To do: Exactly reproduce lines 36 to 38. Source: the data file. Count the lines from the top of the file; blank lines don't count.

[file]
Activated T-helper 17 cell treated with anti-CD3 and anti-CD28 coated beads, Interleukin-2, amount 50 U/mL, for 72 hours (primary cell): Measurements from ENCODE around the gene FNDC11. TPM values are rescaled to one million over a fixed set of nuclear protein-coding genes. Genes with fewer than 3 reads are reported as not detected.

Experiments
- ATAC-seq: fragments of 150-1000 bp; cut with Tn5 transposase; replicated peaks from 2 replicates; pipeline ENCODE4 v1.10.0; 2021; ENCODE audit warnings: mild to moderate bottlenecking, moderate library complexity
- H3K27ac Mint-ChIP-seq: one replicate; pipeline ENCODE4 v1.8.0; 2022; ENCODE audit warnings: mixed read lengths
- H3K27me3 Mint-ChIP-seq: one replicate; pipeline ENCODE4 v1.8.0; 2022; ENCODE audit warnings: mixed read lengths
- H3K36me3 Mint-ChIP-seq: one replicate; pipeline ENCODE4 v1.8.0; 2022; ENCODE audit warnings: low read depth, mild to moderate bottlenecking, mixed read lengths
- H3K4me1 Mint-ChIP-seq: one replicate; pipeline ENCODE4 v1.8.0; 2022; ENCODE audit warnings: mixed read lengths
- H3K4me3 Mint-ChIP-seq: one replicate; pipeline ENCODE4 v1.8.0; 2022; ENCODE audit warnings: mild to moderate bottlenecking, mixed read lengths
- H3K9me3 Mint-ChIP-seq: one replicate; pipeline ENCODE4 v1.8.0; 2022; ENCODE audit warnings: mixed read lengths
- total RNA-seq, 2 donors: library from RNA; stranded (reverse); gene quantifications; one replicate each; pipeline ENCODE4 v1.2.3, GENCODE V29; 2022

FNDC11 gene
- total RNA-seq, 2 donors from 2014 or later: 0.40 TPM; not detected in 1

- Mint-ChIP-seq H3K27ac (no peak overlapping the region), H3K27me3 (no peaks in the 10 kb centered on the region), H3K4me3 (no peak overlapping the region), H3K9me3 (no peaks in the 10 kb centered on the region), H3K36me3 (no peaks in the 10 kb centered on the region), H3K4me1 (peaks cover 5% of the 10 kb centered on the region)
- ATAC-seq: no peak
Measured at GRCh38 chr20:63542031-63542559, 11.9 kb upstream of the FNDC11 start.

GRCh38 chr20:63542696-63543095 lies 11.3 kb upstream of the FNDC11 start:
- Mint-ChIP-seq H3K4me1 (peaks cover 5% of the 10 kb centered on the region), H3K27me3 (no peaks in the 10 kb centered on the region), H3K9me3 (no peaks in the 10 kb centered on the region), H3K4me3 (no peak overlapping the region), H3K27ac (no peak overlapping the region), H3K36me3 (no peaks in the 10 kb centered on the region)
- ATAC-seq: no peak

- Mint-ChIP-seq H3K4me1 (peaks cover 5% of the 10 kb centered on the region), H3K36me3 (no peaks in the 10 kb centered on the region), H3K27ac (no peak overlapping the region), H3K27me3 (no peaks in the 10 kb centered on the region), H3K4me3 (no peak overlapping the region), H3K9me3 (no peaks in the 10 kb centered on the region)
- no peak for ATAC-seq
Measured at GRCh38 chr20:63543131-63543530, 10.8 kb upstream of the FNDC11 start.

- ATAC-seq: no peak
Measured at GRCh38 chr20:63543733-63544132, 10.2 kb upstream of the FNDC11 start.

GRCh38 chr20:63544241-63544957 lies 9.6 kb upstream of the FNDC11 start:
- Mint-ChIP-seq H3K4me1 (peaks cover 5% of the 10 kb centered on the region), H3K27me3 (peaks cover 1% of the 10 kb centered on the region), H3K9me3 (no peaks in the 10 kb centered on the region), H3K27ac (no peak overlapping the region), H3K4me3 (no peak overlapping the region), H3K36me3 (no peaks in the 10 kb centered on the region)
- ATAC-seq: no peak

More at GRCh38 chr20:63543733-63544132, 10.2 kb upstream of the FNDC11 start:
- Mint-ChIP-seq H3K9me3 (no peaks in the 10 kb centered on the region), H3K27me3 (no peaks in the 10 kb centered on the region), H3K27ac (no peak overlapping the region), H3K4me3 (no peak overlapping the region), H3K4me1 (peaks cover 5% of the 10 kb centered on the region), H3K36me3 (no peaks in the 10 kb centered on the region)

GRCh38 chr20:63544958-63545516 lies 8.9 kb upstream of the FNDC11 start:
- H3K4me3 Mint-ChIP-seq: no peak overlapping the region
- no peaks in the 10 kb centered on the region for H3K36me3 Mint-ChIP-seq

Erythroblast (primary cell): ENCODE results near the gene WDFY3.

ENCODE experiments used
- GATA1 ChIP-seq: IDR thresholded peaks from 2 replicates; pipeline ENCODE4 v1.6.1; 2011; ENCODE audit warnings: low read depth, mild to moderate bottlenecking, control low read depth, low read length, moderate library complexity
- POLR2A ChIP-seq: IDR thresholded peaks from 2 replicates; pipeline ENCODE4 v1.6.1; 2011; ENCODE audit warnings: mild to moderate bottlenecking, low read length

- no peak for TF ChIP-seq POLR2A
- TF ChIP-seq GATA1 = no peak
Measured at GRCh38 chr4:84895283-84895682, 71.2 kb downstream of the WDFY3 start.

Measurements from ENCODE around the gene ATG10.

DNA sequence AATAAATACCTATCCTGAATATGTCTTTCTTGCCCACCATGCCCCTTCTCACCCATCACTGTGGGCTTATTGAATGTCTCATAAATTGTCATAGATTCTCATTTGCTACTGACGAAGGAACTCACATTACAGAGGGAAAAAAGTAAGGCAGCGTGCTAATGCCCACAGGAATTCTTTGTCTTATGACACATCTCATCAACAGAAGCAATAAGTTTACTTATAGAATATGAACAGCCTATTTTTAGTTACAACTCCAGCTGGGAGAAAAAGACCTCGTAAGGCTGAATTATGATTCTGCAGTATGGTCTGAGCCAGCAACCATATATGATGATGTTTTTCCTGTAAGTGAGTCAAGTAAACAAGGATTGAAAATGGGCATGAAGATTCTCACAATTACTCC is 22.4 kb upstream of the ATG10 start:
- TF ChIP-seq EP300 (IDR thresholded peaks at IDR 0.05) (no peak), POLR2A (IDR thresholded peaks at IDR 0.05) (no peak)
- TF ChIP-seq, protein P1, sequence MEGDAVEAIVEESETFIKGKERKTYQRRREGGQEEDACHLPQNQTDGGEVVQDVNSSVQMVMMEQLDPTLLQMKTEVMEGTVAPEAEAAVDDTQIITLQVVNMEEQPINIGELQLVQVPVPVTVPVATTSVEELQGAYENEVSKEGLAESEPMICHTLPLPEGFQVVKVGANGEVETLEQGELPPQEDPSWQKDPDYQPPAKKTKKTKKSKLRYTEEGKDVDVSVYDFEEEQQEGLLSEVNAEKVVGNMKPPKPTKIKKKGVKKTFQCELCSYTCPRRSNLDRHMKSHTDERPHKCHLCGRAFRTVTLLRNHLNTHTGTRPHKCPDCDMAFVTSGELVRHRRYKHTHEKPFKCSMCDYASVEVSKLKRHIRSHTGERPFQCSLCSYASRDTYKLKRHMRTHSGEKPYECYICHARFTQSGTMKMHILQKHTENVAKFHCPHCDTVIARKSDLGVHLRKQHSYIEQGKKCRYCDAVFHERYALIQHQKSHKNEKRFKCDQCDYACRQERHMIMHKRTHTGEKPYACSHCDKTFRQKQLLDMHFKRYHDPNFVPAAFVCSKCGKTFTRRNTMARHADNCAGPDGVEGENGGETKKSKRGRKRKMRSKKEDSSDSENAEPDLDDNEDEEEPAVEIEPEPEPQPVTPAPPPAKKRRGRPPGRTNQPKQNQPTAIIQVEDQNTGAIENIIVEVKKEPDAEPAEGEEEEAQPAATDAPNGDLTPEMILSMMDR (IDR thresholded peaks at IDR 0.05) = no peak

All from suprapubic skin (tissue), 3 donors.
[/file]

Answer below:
- no peak for TF ChIP-seq POLR2A
- TF ChIP-seq GATA1 = no peak
Measured at GRCh38 chr4:84895283-84895682, 71.2 kb downstream of the WDFY3 start.